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Issue Details: First known date: 2017... 2017 Blindness and Rage : A Phantasmagoria : A Novel in Thirty-four Cantos
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AbstractHistoryArchive Description

'Suffering from a fatal disease, Lucien Gracq travels to Paris to complete the epic poem he is writing and live out his last days. There he joins a secret writers’ society, Le club des fugitifs, that guarantees to publish the work of its members anonymously, thus relieving them of the burdens of life, and more importantly, the disappointments of authorship. In Paris, Gracq finds himself crossing paths with a parade of phantasms, illustrious writers from the previous century – masters of identity, connoisseurs of eroticism, theorists of game and rule, émigrés and Oulipeans. He flees from the deathly allure of the Fugitives, and towards the arms of his beloved – but it may be too late.

'Written in thirty-four cantos, Blindness & Rage recalls Virgil and Dante in its descent into the underworld of writing, and Pushkin’s Eugene Onegin with its mixture of wonder and melancholy. The short lines bring out the rhythmic qualities of Castro’s prose, enhance his playfulness and love of puns, his use of allusion and metaphor. Always an innovator, in Blindness & Rage he again throws down a challenge to the limits of the novel form.' (Publication summary)

Exhibitions

17252200
17024129
17484547
17457169
18007666
18005697

Notes

  • A novel in verse

Publication Details of Only Known VersionEarliest 2 Known Versions of

    • Artarmon, North Sydney - Lane Cove area, Sydney Northern Suburbs, Sydney, New South Wales,: Giramondo Publishing , 2017 .
      image of person or book cover 1790611693837436668.jpg
      This image has been sourced from online.
      Extent: 224p.
      Note/s:
      • Published April 2017
      ISBN: 9781925336221

Other Formats

  • Also large print.

Works about this Work

No Crossword or Chiasmus : The Self-Vexing of Literariness in Brian Castro's Blindness and Rage Nicholas Birns , 2020 single work criticism
— Appears in: Antipodes , June vol. 34 no. 1 2020; (p. 57-70)

'Brian Castro's Blindness and Rage: A Phantasmagoria is a verse novel published in 2017 and the unlikely winner of a Prime Minister's Award in 2018. This article concentrates on the role of France and French referents in the text, showing that they embody a literary, transnational cosmopolitanism that the text at once hails and critiques. Beneath the gaudy and flashy serve of the novel's erudite sheen, a self-questioning or even self-vexation occurs, where the text gets in the way of itself. By ironizing its protagonist, Lucien Gracq, and presenting the alternate personas of Catherine Bourgeois and the Dogman, and examining the realization that Gracq's writerly quest is also a propulsion toward his own demise, we see that the text's literariness is a kind of disguise. Yet the text's self-vexation does not involute it further; rather, it provides a way for readerly access into the poem, helping explain why, unexpectedly, this has proven to be Castro's most popular work with the Australian reading public.'  (Publication abstract)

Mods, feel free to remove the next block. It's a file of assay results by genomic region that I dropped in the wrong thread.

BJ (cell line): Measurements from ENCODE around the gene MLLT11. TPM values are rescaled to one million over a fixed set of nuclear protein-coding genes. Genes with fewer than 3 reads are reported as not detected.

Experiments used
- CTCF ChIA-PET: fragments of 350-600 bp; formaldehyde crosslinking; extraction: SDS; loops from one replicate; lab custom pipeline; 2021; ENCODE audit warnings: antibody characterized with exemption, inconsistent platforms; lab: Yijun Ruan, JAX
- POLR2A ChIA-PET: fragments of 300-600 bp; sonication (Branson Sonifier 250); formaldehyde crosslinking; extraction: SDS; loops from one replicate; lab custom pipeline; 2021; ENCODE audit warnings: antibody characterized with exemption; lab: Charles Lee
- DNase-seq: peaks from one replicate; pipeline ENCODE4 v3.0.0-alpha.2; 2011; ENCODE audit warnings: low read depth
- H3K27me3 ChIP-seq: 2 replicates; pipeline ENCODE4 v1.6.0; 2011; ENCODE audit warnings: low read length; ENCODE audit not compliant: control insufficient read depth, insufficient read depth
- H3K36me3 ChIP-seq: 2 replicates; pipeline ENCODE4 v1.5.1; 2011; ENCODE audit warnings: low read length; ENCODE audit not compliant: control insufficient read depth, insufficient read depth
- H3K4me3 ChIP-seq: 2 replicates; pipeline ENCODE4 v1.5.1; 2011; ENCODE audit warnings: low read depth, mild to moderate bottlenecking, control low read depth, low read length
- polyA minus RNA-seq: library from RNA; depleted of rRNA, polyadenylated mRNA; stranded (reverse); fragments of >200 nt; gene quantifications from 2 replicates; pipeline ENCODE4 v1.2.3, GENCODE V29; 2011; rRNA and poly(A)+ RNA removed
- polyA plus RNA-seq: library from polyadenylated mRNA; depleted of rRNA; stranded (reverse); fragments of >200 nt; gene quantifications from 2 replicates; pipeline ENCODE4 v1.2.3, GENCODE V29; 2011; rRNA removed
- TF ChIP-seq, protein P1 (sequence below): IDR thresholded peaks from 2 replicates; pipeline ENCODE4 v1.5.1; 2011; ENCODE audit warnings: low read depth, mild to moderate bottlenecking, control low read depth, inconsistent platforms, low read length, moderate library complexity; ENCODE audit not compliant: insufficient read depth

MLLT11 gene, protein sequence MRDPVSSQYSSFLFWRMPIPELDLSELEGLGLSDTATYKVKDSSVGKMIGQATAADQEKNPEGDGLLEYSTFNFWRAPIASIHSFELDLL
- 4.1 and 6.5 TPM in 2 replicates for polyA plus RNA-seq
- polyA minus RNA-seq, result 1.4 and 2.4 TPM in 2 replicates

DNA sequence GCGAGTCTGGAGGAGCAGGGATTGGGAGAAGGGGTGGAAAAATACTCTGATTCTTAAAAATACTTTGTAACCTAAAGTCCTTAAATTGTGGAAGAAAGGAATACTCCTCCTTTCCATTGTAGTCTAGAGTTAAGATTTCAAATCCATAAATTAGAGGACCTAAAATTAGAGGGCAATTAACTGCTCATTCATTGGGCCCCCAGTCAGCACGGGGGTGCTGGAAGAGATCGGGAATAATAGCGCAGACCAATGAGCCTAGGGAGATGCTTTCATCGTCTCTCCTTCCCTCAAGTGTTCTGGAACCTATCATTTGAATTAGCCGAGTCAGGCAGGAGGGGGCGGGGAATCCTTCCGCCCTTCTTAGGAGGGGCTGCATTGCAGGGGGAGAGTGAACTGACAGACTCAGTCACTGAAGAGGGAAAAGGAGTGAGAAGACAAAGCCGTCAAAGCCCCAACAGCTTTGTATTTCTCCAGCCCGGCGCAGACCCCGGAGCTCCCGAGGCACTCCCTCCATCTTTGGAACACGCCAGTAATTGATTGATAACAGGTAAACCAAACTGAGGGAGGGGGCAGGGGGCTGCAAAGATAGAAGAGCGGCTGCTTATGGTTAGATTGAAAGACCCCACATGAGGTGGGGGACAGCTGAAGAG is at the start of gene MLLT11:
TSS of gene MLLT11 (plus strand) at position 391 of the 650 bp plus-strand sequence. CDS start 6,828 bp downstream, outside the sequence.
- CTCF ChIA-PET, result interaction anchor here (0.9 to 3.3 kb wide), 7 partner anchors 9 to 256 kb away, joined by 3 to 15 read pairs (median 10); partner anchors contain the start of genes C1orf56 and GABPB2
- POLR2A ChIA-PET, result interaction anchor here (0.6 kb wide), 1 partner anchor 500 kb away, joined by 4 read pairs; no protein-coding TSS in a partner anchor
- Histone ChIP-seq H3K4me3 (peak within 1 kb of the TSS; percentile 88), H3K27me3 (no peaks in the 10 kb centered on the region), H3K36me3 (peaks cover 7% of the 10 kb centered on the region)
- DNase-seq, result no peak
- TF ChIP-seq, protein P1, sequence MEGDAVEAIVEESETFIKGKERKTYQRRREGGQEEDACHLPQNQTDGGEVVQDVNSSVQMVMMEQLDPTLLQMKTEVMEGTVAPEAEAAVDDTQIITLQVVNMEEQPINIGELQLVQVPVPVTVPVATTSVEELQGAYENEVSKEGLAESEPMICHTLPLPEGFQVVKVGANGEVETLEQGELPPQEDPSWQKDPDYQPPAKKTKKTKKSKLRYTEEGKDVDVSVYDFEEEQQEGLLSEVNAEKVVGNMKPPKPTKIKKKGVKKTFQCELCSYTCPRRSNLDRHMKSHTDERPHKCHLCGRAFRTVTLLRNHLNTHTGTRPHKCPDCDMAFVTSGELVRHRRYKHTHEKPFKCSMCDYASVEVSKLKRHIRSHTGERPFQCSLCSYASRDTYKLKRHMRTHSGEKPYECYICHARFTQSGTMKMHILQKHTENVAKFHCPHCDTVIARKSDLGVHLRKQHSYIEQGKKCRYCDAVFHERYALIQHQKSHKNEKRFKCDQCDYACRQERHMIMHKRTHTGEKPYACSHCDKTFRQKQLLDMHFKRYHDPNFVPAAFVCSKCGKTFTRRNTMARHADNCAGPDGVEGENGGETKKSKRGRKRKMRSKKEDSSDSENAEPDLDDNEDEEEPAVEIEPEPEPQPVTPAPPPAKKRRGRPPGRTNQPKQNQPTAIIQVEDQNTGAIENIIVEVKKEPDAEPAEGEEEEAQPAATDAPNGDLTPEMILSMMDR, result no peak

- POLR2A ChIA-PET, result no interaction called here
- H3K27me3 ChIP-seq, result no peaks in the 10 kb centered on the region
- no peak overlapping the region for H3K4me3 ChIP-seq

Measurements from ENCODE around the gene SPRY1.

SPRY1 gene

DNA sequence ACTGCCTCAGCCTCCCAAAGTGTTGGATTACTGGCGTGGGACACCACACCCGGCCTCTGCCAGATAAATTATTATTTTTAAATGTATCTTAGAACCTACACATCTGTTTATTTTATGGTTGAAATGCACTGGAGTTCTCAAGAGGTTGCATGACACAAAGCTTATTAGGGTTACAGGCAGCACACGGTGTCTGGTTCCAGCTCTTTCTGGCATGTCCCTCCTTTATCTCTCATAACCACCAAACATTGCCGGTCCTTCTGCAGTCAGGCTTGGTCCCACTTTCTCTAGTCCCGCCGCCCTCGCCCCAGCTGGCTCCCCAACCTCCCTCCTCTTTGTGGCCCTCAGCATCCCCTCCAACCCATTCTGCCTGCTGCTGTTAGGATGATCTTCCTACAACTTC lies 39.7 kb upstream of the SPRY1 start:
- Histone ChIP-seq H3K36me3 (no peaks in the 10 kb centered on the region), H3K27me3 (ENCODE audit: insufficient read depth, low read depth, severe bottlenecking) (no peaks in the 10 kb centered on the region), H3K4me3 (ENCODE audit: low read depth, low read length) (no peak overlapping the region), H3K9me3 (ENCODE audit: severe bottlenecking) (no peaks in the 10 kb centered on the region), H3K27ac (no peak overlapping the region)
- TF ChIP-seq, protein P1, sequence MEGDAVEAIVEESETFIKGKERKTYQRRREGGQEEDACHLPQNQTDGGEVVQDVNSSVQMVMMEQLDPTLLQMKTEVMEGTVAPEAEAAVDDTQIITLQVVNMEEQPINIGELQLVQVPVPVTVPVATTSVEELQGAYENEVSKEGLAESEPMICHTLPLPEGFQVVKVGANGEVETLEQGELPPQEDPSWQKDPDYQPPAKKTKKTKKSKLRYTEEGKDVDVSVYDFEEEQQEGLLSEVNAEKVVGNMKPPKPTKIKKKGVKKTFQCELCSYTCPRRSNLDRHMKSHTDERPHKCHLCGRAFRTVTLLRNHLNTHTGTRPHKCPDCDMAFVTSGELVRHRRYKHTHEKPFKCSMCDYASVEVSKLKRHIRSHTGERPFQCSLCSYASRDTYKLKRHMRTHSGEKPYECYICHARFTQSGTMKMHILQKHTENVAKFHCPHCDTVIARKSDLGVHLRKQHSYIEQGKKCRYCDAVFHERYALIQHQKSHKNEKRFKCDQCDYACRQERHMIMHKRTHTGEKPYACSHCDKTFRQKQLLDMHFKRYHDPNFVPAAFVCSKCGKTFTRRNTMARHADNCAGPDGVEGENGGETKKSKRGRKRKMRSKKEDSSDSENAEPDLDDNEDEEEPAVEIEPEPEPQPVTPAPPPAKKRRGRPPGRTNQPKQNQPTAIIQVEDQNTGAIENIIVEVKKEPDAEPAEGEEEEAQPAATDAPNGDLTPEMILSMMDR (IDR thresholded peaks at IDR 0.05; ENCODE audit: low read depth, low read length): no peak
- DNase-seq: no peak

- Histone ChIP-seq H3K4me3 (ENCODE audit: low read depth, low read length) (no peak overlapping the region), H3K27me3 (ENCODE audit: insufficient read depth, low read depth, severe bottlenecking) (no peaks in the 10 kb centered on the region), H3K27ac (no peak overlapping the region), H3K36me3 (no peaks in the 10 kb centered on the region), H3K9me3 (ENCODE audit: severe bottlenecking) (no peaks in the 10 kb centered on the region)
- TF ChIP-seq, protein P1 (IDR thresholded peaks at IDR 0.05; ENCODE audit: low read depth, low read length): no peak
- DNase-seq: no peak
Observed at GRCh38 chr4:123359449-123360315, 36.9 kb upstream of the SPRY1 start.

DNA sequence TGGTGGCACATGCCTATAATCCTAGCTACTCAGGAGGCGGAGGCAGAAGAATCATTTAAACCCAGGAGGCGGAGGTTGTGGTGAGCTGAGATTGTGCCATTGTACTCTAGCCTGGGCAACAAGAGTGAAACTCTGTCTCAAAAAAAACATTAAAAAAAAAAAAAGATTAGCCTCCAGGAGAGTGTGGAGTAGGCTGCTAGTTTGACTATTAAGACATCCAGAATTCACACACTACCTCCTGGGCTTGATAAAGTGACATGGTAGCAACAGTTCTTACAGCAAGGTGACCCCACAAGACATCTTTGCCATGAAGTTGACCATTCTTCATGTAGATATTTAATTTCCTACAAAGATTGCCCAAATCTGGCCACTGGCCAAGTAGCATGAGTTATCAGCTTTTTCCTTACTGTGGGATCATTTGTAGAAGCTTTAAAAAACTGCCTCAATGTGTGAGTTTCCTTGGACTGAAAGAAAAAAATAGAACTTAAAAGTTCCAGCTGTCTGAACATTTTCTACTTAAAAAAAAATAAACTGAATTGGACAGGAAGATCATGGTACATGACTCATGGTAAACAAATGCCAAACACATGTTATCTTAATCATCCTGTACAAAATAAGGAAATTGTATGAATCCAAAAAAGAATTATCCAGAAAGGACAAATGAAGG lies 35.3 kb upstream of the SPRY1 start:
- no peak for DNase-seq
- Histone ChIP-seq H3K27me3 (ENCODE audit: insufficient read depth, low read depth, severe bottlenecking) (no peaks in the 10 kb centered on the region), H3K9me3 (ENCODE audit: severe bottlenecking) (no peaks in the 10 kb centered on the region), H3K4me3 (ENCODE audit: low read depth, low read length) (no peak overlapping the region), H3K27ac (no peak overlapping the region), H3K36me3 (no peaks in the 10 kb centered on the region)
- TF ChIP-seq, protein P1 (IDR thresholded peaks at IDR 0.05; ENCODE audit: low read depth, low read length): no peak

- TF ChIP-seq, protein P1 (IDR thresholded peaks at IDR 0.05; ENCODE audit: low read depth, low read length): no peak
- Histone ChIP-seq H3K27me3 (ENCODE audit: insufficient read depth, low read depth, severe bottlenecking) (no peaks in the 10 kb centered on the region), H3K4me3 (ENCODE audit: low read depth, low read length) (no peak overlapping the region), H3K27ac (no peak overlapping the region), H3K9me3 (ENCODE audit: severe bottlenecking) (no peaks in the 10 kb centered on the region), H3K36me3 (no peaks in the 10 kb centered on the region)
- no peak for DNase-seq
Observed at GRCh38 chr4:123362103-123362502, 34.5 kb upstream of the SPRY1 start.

Detours and Divagations Brian Castro , 2019 single work essay
— Appears in: Meanjin Online 2019;
Phantasmagorically Noh : The Blindness and Rage of Brian Castro Deconstructed Javant Biarujia , 2019 single work criticism
— Appears in: Cordite Poetry Review , 1 November no. 93 2019;

'The blindness presented here is metaphorical, if not phantasmagorical, for Castro calls his verse novel a ‘Phantasmagoria […] in thirty-four cantos’. For me, actual blindness in Paris is a curse. That said, the beauty of Paris belies the misery and grief of war, colonialism and slavery.' (Introduction)

Ludus Et Paidia : Blindness and Rage by Brian Castro Mark Byron , 2018 single work essay
— Appears in: Sydney Review of Books , April 2018;

'Brian Castro’s book-length narrative poem, Blindness and Rage, announces its agenda and its titular phrase in the first of its thirty-four cantos. Lucien Gracq, a retired town planner from Adelaide, is given a terminal cancer diagnosis. He decides to up sticks and head to Paris to complete his magnum opus, the epic poem Paidia, incognito and donate its authorship to a deserving poet according to the rules of the Fugitives, a secretive society of ‘terminal poets.’ Driven by the demons of the poem’s title, Gracq digresses into personal memory and literary memory. When the potential for love intervenes, the blurring of these lines of self and literature takes him to a different geography altogether and finally leads him home. When presented in a nutshell this seems a satisfying narrative arc. But this is poetry, where a multitude of complications and stimulations await the reader: is this an epic poem or an inflected meditation on the epic? Why does Lucien Gracq choose Paris, and what might his name have to do with this choice? What might we make of his habits of literary reference and his favourite writers? Finally, how do we discern the relationships between personal history, literary history, and the construction of a literary persona?' (Introduction)